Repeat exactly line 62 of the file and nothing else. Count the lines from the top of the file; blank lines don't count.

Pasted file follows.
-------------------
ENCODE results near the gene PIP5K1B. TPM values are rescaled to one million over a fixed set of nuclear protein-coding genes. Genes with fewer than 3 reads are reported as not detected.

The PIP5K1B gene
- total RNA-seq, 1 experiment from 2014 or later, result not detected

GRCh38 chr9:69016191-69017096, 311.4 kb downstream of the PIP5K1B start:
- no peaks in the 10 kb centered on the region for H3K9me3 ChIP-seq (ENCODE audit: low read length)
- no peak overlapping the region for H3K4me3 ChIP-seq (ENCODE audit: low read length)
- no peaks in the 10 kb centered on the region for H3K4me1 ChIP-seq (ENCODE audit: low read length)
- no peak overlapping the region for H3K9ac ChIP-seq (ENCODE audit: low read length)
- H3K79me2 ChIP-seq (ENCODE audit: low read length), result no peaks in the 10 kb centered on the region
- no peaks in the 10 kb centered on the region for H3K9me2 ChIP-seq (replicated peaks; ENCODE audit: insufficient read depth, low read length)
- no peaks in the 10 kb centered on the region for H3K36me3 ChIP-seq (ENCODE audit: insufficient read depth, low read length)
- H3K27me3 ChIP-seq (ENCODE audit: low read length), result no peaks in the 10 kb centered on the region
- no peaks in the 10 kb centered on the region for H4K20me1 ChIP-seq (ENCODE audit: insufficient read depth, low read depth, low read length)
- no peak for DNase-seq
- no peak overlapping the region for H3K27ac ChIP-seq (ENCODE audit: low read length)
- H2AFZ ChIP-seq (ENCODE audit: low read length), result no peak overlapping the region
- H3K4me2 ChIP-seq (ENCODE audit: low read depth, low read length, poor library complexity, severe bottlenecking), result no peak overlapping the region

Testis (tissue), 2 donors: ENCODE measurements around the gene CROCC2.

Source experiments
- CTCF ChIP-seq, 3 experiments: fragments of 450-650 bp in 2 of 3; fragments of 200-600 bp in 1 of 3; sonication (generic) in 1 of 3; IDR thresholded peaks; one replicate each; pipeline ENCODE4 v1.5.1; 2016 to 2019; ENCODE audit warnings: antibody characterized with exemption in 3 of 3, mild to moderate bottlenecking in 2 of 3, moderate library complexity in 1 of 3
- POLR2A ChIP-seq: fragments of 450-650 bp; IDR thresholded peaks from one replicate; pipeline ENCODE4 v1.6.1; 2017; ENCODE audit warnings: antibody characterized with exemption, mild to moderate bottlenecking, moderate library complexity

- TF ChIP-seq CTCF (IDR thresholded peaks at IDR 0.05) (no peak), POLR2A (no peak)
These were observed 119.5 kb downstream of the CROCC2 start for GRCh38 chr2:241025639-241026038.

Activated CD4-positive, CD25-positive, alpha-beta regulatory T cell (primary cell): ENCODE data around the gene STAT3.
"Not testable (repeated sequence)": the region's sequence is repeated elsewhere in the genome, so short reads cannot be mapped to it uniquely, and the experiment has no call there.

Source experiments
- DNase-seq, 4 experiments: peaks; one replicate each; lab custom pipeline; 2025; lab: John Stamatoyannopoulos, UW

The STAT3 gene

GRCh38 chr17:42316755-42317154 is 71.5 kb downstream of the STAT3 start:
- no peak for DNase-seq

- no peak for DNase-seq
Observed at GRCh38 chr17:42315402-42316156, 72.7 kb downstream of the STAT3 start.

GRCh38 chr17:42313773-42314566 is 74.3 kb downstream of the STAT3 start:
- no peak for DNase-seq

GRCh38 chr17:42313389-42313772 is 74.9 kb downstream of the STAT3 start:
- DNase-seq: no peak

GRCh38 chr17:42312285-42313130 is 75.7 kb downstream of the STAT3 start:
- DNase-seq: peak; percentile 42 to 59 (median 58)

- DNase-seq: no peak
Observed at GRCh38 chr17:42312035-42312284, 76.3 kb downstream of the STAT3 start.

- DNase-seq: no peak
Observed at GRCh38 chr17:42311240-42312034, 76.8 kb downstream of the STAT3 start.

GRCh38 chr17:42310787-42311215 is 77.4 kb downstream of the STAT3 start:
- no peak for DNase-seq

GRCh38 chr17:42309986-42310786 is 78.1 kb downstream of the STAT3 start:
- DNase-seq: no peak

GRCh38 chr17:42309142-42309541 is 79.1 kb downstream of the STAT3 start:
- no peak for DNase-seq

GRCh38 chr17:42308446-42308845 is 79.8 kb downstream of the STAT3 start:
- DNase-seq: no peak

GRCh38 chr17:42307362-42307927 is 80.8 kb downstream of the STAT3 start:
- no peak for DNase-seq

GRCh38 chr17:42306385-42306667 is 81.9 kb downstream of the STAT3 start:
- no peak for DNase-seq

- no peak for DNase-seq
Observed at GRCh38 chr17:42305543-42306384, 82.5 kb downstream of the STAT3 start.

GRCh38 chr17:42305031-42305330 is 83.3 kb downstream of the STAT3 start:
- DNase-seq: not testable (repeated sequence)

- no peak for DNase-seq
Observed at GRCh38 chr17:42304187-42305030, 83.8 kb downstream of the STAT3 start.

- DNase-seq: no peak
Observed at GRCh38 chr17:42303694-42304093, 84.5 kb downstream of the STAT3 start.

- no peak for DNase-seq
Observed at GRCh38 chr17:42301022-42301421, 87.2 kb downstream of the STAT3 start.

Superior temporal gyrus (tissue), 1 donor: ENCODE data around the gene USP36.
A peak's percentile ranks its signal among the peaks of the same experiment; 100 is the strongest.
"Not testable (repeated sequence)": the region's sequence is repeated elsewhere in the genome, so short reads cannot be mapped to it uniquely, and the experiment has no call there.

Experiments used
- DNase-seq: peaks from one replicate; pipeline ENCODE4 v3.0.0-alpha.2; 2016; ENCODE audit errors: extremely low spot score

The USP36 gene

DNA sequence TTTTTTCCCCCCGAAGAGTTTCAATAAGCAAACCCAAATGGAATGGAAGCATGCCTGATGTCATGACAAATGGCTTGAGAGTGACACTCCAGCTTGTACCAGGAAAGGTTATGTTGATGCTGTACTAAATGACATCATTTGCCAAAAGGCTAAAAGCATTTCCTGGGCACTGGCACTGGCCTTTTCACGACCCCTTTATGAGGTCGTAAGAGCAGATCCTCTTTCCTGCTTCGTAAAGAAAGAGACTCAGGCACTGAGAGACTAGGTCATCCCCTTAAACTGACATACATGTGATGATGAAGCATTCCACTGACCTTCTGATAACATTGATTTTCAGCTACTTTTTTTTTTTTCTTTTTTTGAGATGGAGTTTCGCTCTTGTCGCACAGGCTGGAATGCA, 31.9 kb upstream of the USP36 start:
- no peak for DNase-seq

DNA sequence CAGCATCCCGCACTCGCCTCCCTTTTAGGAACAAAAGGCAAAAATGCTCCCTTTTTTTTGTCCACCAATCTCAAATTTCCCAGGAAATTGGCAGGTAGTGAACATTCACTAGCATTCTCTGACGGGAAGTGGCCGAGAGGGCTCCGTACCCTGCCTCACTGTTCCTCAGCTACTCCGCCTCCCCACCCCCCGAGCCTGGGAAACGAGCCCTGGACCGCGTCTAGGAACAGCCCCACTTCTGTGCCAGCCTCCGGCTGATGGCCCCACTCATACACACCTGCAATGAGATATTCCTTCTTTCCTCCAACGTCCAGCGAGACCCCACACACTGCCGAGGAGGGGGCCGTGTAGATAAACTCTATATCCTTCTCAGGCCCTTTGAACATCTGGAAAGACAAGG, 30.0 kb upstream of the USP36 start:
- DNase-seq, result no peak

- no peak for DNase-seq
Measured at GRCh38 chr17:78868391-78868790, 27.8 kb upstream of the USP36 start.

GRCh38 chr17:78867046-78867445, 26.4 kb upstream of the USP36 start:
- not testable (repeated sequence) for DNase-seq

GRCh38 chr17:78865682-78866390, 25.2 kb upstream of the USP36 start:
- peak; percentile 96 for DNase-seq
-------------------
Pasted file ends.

Observed at GRCh38 chr17:42303694-42304093, 84.5 kb downstream of the STAT3 start.